Re: General Resolution: Removing non-free
Arthur H. Edwards
712 Valencia Dr. NE
Abq. NM 87108
On 7 Jun 2000, Adrian De Leon wrote:
> "Arthur H. Edwards" <email@example.com> writes:
> > A lowly user interrupts:
> Another lowly user interrupts :)
> > If the debian system goal is for its users to use only debian packages
> > then I think the resolution will probably always too optimistic.
> Where does it says that it is Debian's goal for users to only use
> debian packages?
I did pose this as a question and not rhetorically. I do hear people using
the term clean meaning, I believe, that all software was packaged so that
apt-get would give a complete upgrade of all software. I would like to do
this without having to pulse various other sites manually.
> > I still need to both read and write MS compatible file types (.doc,
> > .ppt, .xls) completely. That is without compromising formatting.
> Sadly, if you need to read/write MS Office files, without compromising
> formatting you will need MS Office. you can try AbiWord and Gnumeric,
> but they don't have all the features StarOffice, WP2000 or Aplix has.
I have been using StarOffice and have been pretty happy with its
functionality and its price.
> >I also need a flexible browser. I
> > have tried mozilla and I'm deeply underwhelmed.
> So download Netscape Navigator from ftp.netscape.com, or the opera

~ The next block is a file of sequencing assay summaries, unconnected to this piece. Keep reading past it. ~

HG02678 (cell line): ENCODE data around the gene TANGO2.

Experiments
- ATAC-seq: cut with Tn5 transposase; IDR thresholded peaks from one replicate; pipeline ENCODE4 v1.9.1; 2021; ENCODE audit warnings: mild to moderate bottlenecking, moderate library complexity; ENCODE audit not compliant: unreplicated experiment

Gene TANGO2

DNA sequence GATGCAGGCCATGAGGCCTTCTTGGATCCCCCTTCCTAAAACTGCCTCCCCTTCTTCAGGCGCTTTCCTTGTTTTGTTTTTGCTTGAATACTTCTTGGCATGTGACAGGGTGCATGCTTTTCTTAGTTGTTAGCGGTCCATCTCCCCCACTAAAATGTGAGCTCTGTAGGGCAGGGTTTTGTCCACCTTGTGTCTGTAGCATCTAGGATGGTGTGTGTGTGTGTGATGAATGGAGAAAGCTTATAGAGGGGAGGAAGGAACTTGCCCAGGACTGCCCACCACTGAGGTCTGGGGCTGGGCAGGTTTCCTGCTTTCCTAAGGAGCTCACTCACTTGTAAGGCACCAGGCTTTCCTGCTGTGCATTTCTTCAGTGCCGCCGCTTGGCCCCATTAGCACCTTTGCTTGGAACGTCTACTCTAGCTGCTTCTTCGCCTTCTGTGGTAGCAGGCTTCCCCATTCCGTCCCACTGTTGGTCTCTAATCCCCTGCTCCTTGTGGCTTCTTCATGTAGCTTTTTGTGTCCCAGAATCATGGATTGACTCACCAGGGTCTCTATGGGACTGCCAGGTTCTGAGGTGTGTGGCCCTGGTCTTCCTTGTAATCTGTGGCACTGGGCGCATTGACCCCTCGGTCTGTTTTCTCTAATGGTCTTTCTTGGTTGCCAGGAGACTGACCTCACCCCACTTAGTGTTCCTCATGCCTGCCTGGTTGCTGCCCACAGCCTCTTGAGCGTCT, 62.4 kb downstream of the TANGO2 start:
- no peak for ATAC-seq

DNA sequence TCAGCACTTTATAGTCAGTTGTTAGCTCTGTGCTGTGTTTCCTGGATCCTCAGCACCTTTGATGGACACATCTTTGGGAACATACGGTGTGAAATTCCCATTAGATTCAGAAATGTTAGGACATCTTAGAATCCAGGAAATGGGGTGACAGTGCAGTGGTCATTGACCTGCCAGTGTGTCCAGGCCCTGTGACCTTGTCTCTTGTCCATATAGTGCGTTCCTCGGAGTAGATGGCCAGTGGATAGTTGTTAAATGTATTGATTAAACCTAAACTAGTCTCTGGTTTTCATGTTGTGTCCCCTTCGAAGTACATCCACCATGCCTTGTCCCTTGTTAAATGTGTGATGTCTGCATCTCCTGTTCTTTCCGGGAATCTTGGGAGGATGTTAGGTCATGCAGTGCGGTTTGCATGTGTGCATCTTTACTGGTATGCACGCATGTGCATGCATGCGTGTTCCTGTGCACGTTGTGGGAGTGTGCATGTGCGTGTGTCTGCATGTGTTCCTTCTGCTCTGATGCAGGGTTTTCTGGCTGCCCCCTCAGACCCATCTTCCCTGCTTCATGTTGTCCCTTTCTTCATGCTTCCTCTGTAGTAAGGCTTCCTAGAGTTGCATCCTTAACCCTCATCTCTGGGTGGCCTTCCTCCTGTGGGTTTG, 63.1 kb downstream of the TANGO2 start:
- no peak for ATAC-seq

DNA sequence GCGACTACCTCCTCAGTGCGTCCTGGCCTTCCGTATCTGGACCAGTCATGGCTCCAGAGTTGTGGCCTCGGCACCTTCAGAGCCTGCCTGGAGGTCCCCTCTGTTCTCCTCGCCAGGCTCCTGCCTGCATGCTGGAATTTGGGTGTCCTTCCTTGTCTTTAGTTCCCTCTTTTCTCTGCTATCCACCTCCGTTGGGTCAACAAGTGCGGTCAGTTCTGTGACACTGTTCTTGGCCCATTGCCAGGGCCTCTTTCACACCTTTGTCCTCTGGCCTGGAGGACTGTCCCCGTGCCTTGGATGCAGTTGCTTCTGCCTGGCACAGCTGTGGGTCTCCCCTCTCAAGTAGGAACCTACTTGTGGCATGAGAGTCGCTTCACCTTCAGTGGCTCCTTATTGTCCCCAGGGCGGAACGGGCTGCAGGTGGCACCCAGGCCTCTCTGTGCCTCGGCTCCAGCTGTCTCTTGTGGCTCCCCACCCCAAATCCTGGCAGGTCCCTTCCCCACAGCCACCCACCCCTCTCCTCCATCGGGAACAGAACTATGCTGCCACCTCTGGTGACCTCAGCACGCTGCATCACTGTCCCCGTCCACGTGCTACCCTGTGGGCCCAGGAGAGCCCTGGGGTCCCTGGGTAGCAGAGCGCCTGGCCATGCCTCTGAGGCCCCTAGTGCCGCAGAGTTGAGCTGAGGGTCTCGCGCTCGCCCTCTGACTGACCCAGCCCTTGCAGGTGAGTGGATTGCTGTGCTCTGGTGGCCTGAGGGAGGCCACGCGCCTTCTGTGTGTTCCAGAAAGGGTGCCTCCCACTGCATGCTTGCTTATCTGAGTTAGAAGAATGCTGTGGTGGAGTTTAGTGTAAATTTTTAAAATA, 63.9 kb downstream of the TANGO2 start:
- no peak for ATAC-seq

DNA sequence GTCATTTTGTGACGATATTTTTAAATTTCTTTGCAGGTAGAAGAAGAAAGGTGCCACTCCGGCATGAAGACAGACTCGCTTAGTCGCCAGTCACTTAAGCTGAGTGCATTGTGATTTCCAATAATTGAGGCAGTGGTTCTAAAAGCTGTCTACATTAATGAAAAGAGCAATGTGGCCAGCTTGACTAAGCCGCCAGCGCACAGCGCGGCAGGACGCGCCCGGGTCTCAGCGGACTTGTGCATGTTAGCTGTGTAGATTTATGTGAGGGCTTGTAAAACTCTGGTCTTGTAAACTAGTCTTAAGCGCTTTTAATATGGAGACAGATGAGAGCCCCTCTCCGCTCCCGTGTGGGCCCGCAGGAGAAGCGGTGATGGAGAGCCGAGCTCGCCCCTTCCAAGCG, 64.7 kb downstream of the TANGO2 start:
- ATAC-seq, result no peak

> beta. This GR will not prevent you from installing non-free software.
This was alluded to in the last paragraph of my original message. (It
would have been nice if you had included that in your quote.) I will,
indeed do that, although it will be inconvenient. I will probably not bolt
from the distribution because I like its relatively low-level installation
CD's that give me much easier control of my system. The loss of non-free
will, however, degrade my experience with Debian.
> Anyway, as a long time Debian user I agree with this GR. (not
that > anyone cares..)
It is in the same spirit that I posted my message. I do not intend to
drown out your welcome of this proposition. I merely state my point of
view because it is probably representative of a certain type of Debian
user. As long as you took the time to read my post, let me explain a
little more clearly my POV. I am a scientific user. I have been using
Linux only since the summer of 1997. I had used Red Hat for the first 1.5
years switching then to SuSE and finally, and happily, to Debian. I did
not switch to Debian for the same ideological
reasons as others support it, but rather because it was, to my mind, the
best distribution. Similarly, I changed to Linux not just because
it was free, but because it was so much better than, well, that
other operating system. Because I am a scientific user, I am accustomed to
paying what I consider reasonable prices for software. The free software
movement is interesting not just because it is free, but because it is
free and, in many cases, excellent. I could go on about my animosity
toward Microsoft, but that is most likely a given for linux users.
I'm stating my pov because the proposition seems to be deeply ideological.
I'm guessing that there is a large lection of the linux community that
agrees that this ideological stand is worth either a fair bit of
inconvenience, or loss of a fair bit of functionality. I merely posted to
point out that there are some (maybe many) of us for whom the ideological
piece is not as important as the overall quality (stability, functionality
and convenience) of the distribution. We are users with external
constraints who would like to meet these constraints within a Linux and
especially a Debian framework.